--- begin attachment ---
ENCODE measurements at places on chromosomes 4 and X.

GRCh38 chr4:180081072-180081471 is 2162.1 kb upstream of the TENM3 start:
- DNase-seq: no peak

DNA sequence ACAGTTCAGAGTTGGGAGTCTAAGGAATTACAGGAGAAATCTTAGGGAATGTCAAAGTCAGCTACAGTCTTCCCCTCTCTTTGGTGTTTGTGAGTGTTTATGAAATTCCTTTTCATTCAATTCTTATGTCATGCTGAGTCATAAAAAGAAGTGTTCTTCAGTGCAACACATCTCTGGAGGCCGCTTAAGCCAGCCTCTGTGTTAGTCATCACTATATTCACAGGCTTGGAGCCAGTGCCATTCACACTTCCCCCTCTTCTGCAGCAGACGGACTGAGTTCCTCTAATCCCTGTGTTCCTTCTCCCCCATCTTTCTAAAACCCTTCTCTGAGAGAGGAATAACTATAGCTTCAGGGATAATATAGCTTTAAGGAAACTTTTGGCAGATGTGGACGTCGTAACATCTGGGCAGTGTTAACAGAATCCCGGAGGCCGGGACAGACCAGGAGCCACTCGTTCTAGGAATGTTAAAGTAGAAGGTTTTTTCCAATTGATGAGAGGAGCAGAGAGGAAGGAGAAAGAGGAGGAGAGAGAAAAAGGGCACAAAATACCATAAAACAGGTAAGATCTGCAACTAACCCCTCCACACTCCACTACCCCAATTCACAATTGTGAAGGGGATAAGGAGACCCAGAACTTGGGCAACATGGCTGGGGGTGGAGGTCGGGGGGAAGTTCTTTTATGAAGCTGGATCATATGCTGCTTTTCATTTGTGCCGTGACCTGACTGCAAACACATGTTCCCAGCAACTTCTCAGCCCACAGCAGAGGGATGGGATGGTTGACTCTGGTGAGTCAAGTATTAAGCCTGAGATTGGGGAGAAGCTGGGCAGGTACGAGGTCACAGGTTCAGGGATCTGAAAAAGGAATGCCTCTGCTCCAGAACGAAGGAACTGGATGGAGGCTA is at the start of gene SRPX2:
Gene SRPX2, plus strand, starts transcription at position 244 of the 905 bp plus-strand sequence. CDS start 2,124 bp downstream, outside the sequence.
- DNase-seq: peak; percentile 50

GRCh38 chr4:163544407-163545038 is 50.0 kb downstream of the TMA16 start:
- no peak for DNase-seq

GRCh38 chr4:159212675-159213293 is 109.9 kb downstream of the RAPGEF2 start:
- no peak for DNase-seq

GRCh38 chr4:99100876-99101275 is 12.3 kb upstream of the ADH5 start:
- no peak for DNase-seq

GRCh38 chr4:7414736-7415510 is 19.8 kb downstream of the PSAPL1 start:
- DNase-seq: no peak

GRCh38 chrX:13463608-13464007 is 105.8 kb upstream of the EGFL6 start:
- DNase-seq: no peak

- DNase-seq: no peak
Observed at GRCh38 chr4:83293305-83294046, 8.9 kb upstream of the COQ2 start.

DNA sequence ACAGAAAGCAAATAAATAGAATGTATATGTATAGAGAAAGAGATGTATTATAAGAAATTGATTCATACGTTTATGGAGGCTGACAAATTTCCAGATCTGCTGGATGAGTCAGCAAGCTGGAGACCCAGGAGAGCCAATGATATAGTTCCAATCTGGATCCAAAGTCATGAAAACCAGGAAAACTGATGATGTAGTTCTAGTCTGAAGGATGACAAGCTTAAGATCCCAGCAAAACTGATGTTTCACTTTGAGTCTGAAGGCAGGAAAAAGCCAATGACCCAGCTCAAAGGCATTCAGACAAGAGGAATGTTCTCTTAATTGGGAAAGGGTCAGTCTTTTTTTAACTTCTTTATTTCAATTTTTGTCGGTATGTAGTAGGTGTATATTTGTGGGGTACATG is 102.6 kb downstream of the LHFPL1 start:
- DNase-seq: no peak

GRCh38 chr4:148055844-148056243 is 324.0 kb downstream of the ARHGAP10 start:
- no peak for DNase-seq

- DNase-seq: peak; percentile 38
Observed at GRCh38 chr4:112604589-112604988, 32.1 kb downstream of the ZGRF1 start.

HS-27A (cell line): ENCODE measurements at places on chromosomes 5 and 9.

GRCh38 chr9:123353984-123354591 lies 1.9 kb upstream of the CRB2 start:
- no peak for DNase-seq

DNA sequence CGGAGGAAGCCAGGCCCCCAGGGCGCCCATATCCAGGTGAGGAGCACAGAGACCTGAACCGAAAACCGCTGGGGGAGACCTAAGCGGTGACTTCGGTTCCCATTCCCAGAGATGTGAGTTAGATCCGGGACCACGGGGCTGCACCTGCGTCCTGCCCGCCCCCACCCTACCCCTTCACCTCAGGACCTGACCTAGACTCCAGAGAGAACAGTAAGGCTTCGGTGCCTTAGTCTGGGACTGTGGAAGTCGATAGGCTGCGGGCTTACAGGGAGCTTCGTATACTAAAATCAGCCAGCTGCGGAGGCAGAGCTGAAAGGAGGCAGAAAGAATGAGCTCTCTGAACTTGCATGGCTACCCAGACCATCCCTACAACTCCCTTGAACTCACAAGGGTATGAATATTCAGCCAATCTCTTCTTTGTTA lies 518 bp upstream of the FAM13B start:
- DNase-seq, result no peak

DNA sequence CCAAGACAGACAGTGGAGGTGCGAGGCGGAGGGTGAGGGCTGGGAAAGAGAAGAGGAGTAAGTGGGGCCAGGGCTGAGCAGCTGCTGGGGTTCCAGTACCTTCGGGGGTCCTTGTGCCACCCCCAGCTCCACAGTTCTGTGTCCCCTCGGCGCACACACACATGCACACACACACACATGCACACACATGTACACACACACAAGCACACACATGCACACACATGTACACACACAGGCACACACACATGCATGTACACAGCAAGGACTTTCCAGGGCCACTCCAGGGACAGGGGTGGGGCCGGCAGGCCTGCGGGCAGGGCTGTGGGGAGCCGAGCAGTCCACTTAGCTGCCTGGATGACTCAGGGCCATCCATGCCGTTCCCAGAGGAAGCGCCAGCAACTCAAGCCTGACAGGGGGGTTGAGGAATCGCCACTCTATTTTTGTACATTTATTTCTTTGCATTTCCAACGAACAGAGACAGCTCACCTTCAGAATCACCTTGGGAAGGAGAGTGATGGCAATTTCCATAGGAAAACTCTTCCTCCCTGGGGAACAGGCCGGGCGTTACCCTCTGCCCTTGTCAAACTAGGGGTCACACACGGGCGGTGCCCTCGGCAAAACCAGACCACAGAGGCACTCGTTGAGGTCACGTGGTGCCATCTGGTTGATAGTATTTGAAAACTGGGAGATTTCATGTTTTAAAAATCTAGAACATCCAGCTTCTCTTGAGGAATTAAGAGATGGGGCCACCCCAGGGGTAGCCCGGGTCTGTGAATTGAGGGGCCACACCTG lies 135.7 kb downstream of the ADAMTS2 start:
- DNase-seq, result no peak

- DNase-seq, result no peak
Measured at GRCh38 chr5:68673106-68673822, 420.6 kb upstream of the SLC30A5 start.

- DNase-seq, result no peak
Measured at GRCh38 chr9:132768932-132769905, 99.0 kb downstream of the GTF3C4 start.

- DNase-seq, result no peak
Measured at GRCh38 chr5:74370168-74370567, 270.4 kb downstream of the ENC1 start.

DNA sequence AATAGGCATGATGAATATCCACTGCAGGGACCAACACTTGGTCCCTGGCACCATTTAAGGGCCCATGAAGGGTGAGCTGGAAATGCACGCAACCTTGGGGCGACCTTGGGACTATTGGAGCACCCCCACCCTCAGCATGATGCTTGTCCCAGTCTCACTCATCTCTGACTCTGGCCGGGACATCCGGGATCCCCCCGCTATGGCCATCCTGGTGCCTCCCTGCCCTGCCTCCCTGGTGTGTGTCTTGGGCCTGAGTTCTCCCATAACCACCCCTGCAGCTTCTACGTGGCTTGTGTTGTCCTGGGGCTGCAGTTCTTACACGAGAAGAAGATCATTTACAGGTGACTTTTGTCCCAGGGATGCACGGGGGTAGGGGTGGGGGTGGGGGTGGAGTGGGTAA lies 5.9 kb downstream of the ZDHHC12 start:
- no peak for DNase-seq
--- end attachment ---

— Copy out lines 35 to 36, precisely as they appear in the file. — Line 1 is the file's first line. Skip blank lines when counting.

Measured at GRCh38 chr9:132768932-132769905, 99.0 kb downstream of the GTF3C4 start.

- DNase-seq, result no peak